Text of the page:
They become the light because they are givers of the light.

Imagine a world without light, a world when the sun never comes up, where there are no stars and no moon. Imagine a world where there are no candles and no electric lights. Imagine a world of such utter blindness that there is no common decency.

Obviously, human beings are capable of great harm as well as great good.

We become the darkness or the light of the world.

We, as Rev. Fleming McGurgan says are

“Like the servants in this story, offered by God a partnership. The 5-talent and 2-talent servants saw the partnership as an opportunity—an adventure to be explored. They knew that what the Master gave them could easily be lost, stolen, invested badly—but they took the risk anyway.  

The third servant saw the partnership as a burden—a potential landmine to be feared. He knew that what the Master gave him could easily be lost, stolen, invested badly—and so he opted for damage control.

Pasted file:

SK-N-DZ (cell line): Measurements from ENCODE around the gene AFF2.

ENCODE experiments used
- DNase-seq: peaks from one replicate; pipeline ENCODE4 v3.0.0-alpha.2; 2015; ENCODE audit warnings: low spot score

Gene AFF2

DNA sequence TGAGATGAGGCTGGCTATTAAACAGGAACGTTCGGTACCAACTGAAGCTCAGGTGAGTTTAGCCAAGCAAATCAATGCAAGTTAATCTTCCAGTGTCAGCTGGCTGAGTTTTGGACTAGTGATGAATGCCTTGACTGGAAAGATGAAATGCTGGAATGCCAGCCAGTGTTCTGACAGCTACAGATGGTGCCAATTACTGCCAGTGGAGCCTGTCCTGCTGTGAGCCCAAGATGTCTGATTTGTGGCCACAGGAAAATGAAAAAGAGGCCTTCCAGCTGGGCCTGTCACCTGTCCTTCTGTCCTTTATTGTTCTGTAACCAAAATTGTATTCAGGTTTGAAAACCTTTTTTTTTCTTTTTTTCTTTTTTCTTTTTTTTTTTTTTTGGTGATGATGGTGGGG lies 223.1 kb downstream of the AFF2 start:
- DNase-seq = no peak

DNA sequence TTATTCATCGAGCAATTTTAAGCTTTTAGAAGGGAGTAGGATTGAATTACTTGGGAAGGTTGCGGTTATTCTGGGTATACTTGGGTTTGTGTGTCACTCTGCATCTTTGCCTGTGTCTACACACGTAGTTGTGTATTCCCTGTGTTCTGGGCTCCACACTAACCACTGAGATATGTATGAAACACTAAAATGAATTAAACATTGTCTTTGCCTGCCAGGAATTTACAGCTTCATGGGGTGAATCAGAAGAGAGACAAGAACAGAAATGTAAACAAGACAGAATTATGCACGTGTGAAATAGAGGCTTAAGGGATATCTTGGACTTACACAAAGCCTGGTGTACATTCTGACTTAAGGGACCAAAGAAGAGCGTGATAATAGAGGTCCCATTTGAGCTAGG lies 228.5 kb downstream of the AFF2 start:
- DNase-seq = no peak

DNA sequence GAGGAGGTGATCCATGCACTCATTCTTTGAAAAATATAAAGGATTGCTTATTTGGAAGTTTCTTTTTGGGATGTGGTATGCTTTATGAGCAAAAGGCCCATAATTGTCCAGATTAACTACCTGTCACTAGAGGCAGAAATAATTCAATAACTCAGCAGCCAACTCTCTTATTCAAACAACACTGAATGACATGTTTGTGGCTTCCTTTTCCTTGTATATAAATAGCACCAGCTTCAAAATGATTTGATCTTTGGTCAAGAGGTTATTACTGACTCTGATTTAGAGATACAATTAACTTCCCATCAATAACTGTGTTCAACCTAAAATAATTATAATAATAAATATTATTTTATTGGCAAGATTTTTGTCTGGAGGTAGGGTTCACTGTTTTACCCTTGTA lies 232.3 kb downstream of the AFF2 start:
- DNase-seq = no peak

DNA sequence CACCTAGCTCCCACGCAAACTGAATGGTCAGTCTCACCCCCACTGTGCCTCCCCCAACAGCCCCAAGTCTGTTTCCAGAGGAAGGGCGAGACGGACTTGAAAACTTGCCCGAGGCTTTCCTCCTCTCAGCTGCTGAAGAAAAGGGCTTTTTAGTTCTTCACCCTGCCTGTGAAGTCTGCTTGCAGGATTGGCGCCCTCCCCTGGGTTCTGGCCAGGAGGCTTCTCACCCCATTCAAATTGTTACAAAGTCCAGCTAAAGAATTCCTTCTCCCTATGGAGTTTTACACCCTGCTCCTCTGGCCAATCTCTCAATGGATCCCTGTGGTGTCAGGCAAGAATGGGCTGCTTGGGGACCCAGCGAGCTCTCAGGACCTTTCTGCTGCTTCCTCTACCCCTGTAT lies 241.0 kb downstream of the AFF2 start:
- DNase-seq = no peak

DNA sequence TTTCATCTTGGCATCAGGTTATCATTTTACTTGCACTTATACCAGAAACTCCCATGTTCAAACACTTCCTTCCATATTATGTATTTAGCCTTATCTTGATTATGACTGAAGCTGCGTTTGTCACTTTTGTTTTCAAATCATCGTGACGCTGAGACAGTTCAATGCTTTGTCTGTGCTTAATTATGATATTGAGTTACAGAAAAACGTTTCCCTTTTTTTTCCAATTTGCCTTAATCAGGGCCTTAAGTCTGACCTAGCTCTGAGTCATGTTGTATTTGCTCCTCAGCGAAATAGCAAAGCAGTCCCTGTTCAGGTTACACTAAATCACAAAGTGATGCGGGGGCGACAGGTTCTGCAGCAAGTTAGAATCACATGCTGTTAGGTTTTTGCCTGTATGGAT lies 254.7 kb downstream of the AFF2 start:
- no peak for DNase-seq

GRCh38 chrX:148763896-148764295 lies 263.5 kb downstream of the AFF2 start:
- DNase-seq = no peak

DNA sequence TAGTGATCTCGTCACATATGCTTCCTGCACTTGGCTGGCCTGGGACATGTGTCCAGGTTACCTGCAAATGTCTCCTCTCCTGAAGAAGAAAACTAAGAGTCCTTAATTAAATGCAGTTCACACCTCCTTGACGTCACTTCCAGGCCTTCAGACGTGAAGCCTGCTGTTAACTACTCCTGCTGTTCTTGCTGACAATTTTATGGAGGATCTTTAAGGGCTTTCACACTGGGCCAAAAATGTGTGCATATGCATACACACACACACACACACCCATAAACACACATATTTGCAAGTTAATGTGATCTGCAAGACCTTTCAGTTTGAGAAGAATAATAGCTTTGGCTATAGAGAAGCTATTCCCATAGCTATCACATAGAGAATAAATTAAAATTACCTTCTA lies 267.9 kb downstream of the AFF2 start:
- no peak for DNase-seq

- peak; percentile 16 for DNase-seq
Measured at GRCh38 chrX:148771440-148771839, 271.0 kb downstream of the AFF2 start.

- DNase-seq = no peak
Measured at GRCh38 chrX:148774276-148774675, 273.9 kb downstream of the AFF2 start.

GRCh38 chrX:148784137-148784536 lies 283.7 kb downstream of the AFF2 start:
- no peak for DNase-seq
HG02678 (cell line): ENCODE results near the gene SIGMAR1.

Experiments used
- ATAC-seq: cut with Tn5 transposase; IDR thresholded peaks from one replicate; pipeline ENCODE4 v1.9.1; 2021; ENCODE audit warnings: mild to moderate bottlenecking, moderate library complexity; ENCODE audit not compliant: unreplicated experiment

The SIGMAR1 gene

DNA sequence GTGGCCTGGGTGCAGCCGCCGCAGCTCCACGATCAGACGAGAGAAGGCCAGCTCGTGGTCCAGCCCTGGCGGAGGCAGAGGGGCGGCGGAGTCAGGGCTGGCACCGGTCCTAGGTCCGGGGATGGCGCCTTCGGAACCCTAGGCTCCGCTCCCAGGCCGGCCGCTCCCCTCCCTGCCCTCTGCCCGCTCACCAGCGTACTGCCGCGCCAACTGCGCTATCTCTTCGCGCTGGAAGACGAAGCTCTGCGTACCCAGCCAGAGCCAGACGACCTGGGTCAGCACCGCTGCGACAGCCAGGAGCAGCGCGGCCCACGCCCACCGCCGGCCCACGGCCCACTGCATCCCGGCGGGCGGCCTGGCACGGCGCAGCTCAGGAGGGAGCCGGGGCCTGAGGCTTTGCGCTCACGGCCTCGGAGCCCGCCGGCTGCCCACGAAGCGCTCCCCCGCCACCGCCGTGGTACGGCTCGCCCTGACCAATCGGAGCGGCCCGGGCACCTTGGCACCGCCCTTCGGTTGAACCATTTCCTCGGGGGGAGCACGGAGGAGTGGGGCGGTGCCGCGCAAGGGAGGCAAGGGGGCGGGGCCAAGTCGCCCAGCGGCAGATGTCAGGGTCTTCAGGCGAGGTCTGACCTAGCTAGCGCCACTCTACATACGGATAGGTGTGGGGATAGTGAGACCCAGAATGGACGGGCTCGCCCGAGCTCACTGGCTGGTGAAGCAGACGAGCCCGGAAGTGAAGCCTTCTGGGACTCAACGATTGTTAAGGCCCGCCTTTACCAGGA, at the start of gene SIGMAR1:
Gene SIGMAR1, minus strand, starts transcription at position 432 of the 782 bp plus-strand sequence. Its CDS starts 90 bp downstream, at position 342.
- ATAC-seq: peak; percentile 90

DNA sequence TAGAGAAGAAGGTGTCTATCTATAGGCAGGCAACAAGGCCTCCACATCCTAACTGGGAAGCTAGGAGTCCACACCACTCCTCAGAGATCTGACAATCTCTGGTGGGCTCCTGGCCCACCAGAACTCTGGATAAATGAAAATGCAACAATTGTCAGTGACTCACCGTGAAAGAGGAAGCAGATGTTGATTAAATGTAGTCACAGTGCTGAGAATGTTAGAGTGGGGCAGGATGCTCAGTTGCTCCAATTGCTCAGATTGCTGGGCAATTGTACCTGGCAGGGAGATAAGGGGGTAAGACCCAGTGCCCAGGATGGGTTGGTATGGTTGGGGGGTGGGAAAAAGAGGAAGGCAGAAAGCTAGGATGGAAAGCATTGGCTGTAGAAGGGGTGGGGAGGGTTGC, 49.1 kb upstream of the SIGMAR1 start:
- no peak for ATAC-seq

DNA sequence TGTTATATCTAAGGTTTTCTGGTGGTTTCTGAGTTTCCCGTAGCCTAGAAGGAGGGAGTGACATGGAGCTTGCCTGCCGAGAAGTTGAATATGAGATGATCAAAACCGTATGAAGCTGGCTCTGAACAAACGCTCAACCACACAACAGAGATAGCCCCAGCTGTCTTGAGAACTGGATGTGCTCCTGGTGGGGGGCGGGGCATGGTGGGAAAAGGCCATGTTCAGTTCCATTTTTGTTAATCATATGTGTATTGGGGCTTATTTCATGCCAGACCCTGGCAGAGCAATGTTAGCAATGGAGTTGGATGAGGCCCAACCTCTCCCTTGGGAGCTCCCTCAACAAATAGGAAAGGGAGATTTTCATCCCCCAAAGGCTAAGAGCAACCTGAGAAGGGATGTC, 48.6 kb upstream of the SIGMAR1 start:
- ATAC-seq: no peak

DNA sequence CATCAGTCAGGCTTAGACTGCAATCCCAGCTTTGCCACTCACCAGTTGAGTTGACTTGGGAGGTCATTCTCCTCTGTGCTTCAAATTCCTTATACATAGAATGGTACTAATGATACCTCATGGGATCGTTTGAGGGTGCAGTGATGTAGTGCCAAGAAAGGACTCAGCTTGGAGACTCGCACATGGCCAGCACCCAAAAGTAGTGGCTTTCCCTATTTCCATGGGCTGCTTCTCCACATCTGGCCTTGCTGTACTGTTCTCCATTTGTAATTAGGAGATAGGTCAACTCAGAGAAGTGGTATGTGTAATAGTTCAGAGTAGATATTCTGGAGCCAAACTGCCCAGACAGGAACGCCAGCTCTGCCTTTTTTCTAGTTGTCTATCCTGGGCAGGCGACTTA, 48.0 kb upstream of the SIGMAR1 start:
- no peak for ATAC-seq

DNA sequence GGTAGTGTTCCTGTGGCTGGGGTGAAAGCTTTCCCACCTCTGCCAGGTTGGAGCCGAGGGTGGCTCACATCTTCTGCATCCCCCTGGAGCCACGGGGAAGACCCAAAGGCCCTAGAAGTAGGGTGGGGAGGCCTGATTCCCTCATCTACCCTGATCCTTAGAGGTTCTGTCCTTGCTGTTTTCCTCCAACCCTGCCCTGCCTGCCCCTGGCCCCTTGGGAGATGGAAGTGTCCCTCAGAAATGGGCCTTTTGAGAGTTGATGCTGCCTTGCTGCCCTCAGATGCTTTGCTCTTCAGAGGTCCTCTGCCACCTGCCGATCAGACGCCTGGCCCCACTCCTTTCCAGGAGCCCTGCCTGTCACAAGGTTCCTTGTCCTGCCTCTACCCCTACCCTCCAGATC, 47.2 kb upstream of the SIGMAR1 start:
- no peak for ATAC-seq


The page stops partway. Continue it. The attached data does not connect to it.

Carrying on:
This servant avoided the challenge of partnership, only to find that playing it safe can be the biggest risk of all. 

…This story reminds us that we worship a God who is willing to invest in us. A God who is willing to make a bet and take a risk.

This story reminds us that if we play it safe and risk nothing in return, we actually risk everything.” 

We must overcome our fear of being wrong,

Our fear of what people will think,

Our fear of being found out,

Our fear of losing everything,

Our fear of not measuring up,

And give one hundred percent to everything we do, trusting God, who has entrusted us with talents.

Jesus showed us that even death need not be feared.

We will live eternally as fully as we have lived our lives in the here and now. But do not feel bad for sometimes being afraid. We are often afraid. We are, after all, only human. It is hard to face medical tests, examinations, new jobs, life changes. That’s all right. When you feel afraid, when you tremble, when you feel lost, when you feel as if you are in the darkness, remember Jesus on the Cross, and remember Jesus is always walking within your increasing understanding.

Take the risk:

When you are sick, be kind to the nurses and medical people. Offer your courage to others.

When you are lonely, reach out to those who are also lonely.

When you are addicted, seek help not only for yourself, but also for those around you who need your experience to help them.

When you’ve got a test to take, study hard, be prepared and give it your all.

When you are uncertain, trust loving God is with you and all-powerful God is for you.

Become Children of Light.


Listen to an old Gospel hymn: Send the Light   Gospel, by the way, means Good News.